Sony Launch Competitor to Xbox Games Pass
In response to the massive success of Microsoft’s Xbox Game Pass, Sony have revamped their PlayStation Plus subscription service by uniting it with PlayStation Now and adding the ability to access a database of games.
Lewis Ward, head of gaming research at IDC says that the revamp of their subscription service was “overdue”.
The new service is available in three tiers – PlayStation Plus Essential for $9.99 USD ($59.99 per year), PlayStation Plus Extra in the middle for $14.99 USD ($99.99 per year) and PlayStation Plus Premium that tops out at $17.99 USD monthly ($119.99 per year). Essential is very much similar to what is currently offered, while Extra grants access to a database of 400 games from PS4 and PS5, while Premium gives access to 700 games available on a much larger variety of PlayStation consoles.
While Sony are the market leader in console sales despite chip shortages and stock issues, there are aspects of their new service that may deter users. Xbox Game Pass has become widely popular thanks to a massive database of games, including ones available from day one. PlayStation CEO Jim Ryan has stated that releasing brand new first-party PlayStation titles via subscription is “not a road that we’re going to go down with this new service.”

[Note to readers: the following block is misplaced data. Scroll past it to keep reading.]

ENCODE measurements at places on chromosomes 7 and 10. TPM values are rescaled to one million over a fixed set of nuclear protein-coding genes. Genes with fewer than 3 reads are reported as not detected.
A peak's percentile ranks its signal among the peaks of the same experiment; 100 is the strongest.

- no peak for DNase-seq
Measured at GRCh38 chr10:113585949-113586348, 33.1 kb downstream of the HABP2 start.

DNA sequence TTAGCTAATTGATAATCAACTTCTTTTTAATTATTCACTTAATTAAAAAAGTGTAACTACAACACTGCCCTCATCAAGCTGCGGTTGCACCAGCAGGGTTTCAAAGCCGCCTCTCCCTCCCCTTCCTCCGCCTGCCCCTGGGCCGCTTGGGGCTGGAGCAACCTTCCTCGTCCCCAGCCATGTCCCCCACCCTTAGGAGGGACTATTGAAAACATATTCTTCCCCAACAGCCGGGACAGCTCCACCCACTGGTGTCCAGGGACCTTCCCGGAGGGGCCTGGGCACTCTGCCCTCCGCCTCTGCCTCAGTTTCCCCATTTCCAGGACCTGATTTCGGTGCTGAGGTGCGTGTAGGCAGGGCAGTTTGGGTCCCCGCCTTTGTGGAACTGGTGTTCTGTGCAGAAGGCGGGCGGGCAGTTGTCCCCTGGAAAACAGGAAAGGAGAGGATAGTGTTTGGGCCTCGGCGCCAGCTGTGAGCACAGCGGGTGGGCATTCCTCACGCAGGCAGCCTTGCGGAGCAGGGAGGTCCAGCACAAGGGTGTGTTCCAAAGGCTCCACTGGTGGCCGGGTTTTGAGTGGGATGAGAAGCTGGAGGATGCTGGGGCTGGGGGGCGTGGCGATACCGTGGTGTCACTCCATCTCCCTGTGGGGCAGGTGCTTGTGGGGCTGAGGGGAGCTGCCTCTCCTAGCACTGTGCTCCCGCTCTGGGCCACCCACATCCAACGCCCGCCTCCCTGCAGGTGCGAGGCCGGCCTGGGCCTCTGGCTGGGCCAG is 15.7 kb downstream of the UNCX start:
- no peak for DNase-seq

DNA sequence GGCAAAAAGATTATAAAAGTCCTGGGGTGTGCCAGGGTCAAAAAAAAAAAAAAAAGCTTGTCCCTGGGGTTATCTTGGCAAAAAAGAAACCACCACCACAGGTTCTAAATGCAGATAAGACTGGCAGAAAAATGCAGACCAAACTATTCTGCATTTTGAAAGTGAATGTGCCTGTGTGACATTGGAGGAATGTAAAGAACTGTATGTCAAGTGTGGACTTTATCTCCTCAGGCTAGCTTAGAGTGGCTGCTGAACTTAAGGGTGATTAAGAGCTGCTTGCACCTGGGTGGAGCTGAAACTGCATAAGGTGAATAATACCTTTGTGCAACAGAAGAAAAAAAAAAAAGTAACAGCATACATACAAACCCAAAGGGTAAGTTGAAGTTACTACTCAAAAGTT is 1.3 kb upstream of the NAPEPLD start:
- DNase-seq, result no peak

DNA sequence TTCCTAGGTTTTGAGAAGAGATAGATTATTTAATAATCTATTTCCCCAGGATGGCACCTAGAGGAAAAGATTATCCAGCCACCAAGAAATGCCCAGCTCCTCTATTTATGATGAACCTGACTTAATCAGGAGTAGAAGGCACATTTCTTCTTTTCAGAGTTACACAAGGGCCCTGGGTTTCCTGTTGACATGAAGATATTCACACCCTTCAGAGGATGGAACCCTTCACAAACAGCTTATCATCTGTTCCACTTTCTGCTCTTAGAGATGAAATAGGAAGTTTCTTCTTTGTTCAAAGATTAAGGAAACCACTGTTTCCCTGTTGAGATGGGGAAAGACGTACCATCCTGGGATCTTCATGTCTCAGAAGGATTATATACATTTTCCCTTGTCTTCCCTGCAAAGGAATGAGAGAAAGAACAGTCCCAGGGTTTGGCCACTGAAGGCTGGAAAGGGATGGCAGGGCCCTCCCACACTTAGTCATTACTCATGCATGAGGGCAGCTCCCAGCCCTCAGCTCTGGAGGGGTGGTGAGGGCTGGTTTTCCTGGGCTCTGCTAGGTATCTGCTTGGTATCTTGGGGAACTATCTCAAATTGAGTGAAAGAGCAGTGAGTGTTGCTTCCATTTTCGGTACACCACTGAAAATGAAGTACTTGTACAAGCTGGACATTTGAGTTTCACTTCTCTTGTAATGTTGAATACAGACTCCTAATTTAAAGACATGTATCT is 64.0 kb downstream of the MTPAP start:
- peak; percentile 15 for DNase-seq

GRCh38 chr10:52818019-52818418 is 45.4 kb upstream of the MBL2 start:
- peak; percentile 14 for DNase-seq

Some triple AAA exclusives will be present on the service according to Sony, who announced 6 games including Marvel’s Spider-Man: Miles Morales, God of War and Death Stranding. However, a lack of games on the platform is a concern, and many of the games announced were top sellers, meaning many potential users are unlikely to subscribe as they already own copies.
The release of games on the subscription service has proven to work to increase consumer engagement dramatically. In reference to Xbox Game Pass, Xbox’s game creator experience and ecosystem vice president Sarah Bond explained that “the engagement in a game when it goes into a subscription goes up eight times above where it was before, and members actually spend 50 percent more.”
However, Sony have continued to disagree that games benefit from subscription service launches and believe that the games would feel less important to customers and drop in quality. “The level of investment that we need to make in our studios would not be possible, and we think the knock-on effect on the quality of the games that we make would not be something that gamers want.”
By doing their best to avoid making their games less significant and important, they have reduced the significance and importance of their subscription service.